Growing up in rural Texas, most people I knew worked by the hour in fields like oil and gas, manufacturing, and healthcare. They worked nights, commuted long distances, and sacrificed to provide for their families. I was taught that the way to land a good job and earn advancement is by demonstrating loyalty and a strong work ethic. The expectation was that honest, hard work should be rewarded with opportunity for upward mobility and prosperity. But I also witnessed how companies did not always hold up their end of the bargain.
I worked a number of jobs to put myself through school: cattle ranch hand, McDonald’s shift manager, call center representative, restaurant waiter, jail guard, and a handful of manual labor temp jobs in between. I also served eight years in the Army Reserve, including a combat tour in Iraq. I am grateful for the perspective each of those jobs and life experiences gave me.
I got interested in studying law after reading about U.S. labor history, the watershed worker protections passed during the New Deal era, and legal cases involving worker’s rights. These issues resonated with me because I felt how deeply people’s lives are impacted by their wages and working conditions. Understanding the law and being able to enforce it seemed like a key that could access justice for people who are not used to wielding much power.
After law school, I was awarded a fellowship to work with the Equal Justice Center—a nonprofit, public-interest law firm that represents low-income workers in employment cases. I continued on with the EJC as a staff attorney and eventually a senior, managing attorney helping to supervise a team of employment lawyers.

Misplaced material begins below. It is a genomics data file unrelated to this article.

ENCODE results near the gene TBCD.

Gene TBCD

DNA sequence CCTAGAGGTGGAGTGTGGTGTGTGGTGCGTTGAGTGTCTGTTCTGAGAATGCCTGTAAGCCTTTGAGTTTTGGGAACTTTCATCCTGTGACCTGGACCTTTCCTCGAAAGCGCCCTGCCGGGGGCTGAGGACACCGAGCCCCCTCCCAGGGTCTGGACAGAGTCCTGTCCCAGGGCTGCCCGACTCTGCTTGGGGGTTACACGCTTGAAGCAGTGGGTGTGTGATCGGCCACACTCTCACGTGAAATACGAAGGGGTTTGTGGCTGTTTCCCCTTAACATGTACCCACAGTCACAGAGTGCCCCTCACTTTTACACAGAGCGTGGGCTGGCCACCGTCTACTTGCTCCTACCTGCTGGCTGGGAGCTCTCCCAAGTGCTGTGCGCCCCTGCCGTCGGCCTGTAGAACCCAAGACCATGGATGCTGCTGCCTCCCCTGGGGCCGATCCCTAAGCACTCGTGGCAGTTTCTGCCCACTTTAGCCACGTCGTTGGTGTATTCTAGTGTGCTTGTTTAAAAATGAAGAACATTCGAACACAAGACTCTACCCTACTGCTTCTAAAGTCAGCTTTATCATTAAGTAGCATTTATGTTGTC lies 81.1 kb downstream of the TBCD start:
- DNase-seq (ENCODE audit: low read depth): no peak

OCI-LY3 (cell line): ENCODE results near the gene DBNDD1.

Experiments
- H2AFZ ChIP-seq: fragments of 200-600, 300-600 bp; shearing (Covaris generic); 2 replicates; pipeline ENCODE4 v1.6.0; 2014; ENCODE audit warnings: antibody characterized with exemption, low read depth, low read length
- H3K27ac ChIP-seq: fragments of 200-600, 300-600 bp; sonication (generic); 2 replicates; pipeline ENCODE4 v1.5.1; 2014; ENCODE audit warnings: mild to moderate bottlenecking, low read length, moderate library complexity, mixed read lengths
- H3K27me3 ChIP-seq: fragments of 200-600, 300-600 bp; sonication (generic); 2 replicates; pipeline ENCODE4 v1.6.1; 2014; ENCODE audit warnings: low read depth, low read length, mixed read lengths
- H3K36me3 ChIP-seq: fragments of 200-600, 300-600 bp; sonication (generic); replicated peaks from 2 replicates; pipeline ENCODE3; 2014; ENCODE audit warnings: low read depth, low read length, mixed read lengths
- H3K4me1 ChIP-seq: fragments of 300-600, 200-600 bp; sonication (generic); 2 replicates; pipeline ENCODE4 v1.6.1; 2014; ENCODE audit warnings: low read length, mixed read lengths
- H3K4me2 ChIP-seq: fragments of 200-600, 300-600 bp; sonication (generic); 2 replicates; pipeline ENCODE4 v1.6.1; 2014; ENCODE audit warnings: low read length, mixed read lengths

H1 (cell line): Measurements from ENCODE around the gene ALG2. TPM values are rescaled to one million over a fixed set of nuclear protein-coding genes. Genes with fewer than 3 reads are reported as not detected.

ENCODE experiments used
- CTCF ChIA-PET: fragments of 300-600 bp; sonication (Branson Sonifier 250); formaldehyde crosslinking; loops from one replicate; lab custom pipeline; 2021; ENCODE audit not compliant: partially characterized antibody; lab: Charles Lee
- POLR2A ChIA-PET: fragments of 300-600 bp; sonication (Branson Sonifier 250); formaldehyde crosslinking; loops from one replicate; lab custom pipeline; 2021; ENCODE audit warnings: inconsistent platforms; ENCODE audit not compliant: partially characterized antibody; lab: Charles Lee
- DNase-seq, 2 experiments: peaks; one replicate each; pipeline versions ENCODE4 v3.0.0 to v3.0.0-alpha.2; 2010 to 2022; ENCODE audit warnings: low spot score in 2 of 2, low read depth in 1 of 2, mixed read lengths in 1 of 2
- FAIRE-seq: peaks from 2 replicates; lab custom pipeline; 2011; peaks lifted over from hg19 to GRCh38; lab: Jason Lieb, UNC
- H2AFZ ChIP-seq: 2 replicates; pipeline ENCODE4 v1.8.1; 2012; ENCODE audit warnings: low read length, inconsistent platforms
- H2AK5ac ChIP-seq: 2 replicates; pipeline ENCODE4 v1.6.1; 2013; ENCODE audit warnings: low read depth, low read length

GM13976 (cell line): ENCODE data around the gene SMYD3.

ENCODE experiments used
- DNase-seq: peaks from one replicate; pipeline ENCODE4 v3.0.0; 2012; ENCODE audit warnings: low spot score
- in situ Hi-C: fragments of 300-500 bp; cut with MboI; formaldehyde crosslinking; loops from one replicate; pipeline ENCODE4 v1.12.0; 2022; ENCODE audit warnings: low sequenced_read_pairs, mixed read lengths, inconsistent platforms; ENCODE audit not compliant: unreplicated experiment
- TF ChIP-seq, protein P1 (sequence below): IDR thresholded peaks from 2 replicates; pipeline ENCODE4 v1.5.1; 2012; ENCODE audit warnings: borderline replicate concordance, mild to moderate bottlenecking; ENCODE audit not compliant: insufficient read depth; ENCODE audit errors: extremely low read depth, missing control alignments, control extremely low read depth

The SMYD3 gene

My work at the EJC included advising and representing people in individual, class, and collective actions involving overtime and other types of wage violations, discrimination, retaliation, and sexual harassment, among other things. I have successfully handled several trials, appeals, and numerous settlements. I am proud to have helped the EJC’s clients recover millions of dollars in unpaid wages and damages and enforce their rights in the workplace.
I also had the opportunity to serve for several years as an adjunct professor with the University of Texas School of Law’s Transnational Worker Rights Clinic where I taught and supervised law students who assisted on legal cases. And I have had the privilege of being invited to speak at a number of state and national legal conferences on the Fair Labor Standards Act and other employment law topics.
In 2021, I launched Fair Labor Law, a law firm dedicated to enforcing workers’ rights under the Fair Labor Standards Act—the federal law that guarantees overtime pay and minimum wages—together with other state and federal wage laws. Already the firm has helped recover millions of dollars in unpaid wages and damages on behalf of our clients.
When I’m not working for my clients, you can often find me at a baseball field enjoying quality time with my two boys and my beautiful wife.
- Admitted to practice in:
- State Courts of Texas
- U.S. District Courts for the Western, Northern, Southern, and Eastern Districts of Texas
- U.S. Fifth Circuit Court of Appeals
- J.D., University of Texas School of Law (With Honors), 2008
- B.A., University of Texas at Brownsville (Summa Cum Laude), 2005
- Fluent in Spanish